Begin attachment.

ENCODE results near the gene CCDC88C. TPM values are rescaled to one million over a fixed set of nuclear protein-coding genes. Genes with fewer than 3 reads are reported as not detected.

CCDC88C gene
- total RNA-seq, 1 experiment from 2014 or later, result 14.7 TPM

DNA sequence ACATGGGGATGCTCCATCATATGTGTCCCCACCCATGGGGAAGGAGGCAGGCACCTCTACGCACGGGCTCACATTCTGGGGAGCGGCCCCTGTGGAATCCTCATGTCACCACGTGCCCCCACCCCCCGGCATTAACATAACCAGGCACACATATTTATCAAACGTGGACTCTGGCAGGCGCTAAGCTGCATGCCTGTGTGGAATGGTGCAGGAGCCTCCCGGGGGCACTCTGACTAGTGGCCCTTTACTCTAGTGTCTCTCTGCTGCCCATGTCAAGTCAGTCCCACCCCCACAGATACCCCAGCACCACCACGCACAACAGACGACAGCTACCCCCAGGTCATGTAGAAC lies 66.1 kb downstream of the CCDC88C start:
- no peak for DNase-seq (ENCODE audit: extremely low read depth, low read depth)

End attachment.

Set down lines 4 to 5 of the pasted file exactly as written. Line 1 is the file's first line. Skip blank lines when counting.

DNA sequence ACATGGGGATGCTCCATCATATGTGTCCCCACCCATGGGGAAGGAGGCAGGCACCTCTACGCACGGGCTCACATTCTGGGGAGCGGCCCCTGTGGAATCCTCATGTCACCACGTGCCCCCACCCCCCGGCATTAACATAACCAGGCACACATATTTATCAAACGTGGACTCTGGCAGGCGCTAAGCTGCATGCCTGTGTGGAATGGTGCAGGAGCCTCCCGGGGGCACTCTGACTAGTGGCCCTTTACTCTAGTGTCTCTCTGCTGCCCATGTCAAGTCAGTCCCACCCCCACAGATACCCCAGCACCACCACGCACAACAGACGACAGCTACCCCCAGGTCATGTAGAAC lies 66.1 kb downstream of the CCDC88C start:
- no peak for DNase-seq (ENCODE audit: extremely low read depth, low read depth)